]]>With my limited understanding of mathematics and biology I’d agree on the notion “In biology we can’t even start bridging the gap”.

For what it’s worth, the even sadder reality is that all 3 disciplines Mathematics, Physics, Biology share fundamental underlying, underpinning _logic_ principles:

– Absolute incompleteness

– Relativistic choice

which are imbedded in the trio per the following:

– Mathematics: “satisfaction-is-not-absolute”.

– Physics: Uncertainty principle.

– Biology: assumed(phenotype) ⇒ unknown(genotype).

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http://jdh.hamkins.org/satisfaction-is-not-absolute/

“Many mathematicians and philosophers seem to share this perspective. The truth of an arithmetic statement, to be sure, does seem to depend entirely on the structure (N,+,.,0,1,<), with all quantifiers restricted to N and using only those arithmetic operations and relations, and so if that structure has a definite nature, then it would seem that the truth of the statement should be similarly definite."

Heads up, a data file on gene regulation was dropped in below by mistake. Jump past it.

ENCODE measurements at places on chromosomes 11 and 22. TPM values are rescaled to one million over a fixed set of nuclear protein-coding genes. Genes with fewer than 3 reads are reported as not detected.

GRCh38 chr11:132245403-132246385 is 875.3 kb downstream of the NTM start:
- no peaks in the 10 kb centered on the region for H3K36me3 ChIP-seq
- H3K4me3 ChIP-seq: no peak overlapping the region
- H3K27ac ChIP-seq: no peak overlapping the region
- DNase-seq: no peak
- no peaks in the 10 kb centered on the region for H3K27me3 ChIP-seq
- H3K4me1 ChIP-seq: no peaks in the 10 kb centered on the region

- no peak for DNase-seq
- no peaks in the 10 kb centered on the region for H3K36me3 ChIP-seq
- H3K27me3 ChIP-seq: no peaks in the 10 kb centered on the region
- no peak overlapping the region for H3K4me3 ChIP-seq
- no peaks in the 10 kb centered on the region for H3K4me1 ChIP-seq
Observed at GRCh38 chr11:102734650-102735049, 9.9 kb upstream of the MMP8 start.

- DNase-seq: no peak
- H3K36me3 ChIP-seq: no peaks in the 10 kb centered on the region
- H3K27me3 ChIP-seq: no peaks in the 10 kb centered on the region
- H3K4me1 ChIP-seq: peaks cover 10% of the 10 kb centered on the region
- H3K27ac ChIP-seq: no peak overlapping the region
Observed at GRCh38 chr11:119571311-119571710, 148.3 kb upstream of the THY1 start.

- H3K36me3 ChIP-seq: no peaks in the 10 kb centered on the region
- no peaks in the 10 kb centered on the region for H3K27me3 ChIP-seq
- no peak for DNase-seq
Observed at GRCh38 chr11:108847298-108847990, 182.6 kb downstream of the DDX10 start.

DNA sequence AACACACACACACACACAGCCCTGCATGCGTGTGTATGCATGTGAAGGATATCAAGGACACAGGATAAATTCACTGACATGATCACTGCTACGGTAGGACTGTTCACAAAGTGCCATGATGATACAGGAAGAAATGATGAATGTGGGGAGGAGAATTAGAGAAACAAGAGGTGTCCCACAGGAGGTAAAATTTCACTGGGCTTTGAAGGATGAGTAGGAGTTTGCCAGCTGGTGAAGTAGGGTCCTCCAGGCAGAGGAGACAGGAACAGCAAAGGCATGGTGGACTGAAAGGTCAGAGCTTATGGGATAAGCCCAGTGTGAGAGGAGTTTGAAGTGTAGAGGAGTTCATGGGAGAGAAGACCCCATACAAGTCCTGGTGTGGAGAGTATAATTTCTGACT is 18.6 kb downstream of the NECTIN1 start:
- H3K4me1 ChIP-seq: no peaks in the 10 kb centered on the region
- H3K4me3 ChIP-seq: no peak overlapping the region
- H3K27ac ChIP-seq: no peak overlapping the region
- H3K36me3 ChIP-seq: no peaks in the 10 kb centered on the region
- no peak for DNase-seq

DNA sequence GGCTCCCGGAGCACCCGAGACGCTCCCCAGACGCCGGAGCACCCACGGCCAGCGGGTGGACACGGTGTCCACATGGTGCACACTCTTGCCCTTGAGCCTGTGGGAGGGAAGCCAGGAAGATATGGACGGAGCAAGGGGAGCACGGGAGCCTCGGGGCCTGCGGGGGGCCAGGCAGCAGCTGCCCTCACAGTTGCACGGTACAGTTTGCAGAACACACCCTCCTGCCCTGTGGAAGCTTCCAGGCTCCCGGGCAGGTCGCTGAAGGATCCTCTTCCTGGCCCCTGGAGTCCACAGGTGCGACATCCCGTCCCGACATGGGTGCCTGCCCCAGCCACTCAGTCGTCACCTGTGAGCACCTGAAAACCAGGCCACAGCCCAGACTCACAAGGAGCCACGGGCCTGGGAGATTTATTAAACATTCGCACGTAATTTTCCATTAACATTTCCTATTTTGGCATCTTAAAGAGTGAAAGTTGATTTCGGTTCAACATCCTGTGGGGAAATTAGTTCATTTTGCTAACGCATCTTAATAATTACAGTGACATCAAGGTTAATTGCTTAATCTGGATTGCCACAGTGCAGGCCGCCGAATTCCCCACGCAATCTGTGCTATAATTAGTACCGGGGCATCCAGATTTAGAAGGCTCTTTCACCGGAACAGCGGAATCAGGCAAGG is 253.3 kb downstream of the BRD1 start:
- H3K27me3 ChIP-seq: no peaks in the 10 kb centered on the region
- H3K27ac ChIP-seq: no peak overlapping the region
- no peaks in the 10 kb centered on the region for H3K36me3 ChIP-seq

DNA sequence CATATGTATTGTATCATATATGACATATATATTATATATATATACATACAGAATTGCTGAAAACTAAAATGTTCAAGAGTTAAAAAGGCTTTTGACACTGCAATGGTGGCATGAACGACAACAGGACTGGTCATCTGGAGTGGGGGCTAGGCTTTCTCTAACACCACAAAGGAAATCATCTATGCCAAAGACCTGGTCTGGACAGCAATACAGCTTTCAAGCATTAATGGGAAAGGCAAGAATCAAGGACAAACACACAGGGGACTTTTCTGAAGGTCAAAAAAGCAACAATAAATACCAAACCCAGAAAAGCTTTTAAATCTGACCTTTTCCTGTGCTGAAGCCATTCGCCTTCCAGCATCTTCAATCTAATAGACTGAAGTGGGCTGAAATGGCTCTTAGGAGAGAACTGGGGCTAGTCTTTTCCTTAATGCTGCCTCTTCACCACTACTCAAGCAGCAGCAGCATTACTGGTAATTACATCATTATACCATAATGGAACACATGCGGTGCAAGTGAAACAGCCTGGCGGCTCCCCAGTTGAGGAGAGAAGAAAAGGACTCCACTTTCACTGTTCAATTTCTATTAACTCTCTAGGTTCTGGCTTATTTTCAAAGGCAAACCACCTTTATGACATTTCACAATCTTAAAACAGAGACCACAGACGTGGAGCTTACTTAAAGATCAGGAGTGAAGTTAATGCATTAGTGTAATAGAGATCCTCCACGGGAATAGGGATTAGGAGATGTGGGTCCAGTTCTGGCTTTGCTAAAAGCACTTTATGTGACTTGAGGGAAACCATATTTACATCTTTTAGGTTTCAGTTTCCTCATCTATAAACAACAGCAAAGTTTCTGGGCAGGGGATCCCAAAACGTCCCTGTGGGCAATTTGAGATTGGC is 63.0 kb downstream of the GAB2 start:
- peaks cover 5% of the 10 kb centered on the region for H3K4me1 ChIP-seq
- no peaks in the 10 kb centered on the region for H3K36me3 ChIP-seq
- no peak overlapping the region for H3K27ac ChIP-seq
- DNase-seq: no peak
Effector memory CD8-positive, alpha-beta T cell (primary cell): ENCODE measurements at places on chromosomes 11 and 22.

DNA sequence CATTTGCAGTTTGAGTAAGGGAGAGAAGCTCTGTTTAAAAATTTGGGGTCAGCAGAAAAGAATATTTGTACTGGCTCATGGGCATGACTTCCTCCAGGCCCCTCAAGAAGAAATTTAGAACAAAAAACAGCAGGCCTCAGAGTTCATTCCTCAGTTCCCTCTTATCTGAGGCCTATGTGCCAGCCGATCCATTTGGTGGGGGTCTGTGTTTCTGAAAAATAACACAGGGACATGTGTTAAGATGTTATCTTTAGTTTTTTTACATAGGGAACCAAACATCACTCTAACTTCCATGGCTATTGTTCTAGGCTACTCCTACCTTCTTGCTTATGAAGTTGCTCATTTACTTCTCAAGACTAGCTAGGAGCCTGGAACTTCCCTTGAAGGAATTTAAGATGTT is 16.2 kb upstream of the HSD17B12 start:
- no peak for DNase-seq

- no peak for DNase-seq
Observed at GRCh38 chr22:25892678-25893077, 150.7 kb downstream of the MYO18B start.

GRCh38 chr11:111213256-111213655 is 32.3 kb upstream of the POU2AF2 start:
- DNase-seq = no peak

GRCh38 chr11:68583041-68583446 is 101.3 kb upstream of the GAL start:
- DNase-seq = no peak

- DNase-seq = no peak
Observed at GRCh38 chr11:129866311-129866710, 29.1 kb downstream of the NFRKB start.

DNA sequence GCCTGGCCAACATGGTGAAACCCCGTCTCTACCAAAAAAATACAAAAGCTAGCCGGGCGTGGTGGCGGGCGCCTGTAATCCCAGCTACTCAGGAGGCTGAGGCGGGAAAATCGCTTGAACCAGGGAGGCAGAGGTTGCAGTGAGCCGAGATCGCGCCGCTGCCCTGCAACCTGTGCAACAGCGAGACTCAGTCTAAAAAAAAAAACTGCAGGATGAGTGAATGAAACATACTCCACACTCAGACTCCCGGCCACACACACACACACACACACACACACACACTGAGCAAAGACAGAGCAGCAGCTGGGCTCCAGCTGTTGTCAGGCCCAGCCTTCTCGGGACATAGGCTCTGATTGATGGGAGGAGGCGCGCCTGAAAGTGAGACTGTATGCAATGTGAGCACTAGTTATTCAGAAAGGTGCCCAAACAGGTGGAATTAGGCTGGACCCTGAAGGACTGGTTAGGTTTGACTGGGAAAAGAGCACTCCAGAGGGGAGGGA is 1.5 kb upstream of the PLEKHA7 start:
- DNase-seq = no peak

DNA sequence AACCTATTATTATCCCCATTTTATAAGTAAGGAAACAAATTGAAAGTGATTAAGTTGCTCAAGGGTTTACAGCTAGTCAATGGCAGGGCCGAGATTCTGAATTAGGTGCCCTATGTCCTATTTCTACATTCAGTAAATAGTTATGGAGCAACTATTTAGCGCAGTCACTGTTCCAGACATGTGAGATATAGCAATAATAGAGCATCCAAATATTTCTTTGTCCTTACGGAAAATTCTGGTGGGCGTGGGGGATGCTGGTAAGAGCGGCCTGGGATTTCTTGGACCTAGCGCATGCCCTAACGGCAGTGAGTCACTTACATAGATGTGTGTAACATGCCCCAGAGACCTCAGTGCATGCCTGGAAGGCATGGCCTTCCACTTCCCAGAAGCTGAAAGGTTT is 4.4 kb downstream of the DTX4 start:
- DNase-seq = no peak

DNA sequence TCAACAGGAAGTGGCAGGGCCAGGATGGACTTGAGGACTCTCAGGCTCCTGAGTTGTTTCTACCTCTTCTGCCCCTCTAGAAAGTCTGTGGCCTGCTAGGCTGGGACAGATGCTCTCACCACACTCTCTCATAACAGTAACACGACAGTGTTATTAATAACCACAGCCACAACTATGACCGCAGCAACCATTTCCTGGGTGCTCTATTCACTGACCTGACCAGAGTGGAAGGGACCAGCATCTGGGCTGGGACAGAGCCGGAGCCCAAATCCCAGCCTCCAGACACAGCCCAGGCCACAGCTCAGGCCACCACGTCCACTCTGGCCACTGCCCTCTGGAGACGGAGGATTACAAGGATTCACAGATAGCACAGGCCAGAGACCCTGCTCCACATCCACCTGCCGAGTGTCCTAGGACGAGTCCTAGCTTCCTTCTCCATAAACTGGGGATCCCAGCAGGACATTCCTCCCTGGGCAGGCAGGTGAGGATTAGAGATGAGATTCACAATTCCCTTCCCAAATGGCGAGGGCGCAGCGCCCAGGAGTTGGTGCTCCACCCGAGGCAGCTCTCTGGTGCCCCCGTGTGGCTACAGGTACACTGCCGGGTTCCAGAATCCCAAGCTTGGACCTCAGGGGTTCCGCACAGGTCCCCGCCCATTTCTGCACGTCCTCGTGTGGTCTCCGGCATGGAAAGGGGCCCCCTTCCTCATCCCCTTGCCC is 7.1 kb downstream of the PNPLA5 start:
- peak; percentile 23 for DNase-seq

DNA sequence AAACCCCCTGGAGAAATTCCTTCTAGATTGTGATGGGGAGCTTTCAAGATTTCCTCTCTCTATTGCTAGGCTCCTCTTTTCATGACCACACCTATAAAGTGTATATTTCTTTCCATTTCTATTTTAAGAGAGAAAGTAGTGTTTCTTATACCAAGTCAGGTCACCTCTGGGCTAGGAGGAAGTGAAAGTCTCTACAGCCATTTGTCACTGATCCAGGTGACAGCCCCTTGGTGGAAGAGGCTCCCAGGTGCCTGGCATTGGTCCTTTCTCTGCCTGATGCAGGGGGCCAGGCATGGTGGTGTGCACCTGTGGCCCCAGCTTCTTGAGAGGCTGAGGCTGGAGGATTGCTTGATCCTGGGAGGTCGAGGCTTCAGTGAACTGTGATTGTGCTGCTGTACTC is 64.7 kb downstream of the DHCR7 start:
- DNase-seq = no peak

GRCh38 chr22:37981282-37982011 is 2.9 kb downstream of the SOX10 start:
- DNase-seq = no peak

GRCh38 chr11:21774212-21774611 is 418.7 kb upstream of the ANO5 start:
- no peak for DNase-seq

"Nevertheless, in this article we should like to tease apart these two ontological commitments, arguing that the definiteness of truth for a given mathematical structure, such as the natural numbers […] does not follow from the definite nature of the underlying structure in which that truth resides."

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https://en.wikipedia.org/wiki/Uncertainty_principle

"asserting a fundamental limit to the precision with which the values for certain pairs of physical quantities of a particle, such as position, x, and momentum, p, can be predicted from initial conditions."